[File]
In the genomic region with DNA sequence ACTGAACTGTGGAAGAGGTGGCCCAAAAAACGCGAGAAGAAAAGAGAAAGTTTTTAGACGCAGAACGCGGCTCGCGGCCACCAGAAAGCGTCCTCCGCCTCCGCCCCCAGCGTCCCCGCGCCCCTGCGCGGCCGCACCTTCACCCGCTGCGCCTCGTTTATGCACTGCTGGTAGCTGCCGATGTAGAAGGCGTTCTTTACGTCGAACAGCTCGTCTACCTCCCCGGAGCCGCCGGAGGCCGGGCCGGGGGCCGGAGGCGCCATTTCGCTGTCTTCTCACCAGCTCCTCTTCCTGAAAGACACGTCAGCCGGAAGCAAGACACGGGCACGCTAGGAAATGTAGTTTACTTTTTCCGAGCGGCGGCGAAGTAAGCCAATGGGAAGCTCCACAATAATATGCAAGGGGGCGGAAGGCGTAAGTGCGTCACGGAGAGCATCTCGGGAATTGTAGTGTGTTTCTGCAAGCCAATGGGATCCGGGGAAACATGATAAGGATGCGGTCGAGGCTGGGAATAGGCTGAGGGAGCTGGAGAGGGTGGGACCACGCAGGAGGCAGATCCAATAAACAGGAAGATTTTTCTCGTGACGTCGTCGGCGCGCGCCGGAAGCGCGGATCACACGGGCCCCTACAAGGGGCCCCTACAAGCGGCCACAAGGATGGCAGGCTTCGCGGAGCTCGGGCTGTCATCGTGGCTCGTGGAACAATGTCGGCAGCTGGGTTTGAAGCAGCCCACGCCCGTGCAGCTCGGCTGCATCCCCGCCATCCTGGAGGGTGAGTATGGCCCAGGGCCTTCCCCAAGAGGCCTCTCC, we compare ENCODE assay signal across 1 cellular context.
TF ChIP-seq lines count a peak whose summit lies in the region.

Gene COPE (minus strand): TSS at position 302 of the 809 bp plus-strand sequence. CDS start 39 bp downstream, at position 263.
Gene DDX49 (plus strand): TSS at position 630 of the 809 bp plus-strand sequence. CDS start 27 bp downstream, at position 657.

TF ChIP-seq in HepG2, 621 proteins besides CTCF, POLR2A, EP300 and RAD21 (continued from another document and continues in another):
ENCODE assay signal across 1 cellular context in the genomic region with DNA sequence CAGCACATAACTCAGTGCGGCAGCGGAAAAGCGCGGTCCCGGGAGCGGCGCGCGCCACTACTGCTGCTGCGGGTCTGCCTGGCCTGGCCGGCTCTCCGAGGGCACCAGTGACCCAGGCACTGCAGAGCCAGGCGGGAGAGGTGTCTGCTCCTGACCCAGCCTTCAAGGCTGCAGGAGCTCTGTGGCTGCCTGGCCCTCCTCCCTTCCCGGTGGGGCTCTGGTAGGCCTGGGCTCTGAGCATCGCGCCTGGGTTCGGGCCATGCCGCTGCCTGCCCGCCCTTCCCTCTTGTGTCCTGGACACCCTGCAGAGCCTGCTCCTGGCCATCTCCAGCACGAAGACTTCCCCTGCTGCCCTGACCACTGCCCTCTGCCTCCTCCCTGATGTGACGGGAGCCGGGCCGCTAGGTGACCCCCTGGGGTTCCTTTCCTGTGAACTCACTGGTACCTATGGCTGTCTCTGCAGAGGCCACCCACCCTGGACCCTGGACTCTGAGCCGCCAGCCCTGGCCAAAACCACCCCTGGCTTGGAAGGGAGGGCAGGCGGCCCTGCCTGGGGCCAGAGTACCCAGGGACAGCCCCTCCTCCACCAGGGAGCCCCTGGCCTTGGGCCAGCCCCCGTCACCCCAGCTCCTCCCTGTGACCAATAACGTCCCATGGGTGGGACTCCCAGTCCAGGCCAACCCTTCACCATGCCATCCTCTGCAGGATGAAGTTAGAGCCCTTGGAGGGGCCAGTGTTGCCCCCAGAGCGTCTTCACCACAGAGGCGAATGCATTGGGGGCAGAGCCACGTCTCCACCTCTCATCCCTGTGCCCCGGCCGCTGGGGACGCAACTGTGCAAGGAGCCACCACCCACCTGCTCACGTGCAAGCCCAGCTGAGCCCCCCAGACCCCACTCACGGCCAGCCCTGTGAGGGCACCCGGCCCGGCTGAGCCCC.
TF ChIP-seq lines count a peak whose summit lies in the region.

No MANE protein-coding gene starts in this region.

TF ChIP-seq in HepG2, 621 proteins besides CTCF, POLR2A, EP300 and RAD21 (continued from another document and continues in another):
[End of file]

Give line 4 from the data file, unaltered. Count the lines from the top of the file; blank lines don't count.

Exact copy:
Gene DDX49 (plus strand): TSS at position 630 of the 809 bp plus-strand sequence. CDS start 27 bp downstream, at position 657.